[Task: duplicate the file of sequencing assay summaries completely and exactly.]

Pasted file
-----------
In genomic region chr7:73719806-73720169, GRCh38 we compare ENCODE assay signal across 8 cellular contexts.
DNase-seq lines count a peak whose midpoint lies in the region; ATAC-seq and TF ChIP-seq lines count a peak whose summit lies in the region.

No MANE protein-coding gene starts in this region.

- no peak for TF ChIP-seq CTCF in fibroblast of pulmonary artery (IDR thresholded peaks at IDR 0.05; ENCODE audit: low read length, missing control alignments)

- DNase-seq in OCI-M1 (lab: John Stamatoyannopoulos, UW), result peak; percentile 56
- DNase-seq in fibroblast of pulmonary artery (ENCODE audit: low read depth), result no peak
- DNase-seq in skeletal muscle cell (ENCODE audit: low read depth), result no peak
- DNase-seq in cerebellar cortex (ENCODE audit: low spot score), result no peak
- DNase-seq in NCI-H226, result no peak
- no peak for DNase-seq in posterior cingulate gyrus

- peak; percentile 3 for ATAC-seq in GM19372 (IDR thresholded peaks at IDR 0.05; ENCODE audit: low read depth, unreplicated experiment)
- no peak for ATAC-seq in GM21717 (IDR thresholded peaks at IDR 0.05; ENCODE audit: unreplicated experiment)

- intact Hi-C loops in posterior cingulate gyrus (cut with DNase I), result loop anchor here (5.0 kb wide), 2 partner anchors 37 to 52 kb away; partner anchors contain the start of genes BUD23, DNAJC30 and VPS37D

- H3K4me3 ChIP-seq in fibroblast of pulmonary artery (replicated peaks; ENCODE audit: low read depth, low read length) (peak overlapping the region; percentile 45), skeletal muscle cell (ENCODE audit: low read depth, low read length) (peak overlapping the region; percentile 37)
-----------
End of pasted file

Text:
In genomic region chr7:73719806-73720169, GRCh38 we compare ENCODE assay signal across 8 cellular contexts.
DNase-seq lines count a peak whose midpoint lies in the region; ATAC-seq and TF ChIP-seq lines count a peak whose summit lies in the region.

No MANE protein-coding gene starts in this region.

- no peak for TF ChIP-seq CTCF in fibroblast of pulmonary artery (IDR thresholded peaks at IDR 0.05; ENCODE audit: low read length, missing control alignments)

- DNase-seq in OCI-M1 (lab: John Stamatoyannopoulos, UW), result peak; percentile 56
- DNase-seq in fibroblast of pulmonary artery (ENCODE audit: low read depth), result no peak
- DNase-seq in skeletal muscle cell (ENCODE audit: low read depth), result no peak
- DNase-seq in cerebellar cortex (ENCODE audit: low spot score), result no peak
- DNase-seq in NCI-H226, result no peak
- no peak for DNase-seq in posterior cingulate gyrus

- peak; percentile 3 for ATAC-seq in GM19372 (IDR thresholded peaks at IDR 0.05; ENCODE audit: low read depth, unreplicated experiment)
- no peak for ATAC-seq in GM21717 (IDR thresholded peaks at IDR 0.05; ENCODE audit: unreplicated experiment)

- intact Hi-C loops in posterior cingulate gyrus (cut with DNase I), result loop anchor here (5.0 kb wide), 2 partner anchors 37 to 52 kb away; partner anchors contain the start of genes BUD23, DNAJC30 and VPS37D

- H3K4me3 ChIP-seq in fibroblast of pulmonary artery (replicated peaks; ENCODE audit: low read depth, low read length) (peak overlapping the region; percentile 45), skeletal muscle cell (ENCODE audit: low read depth, low read length) (peak overlapping the region; percentile 37)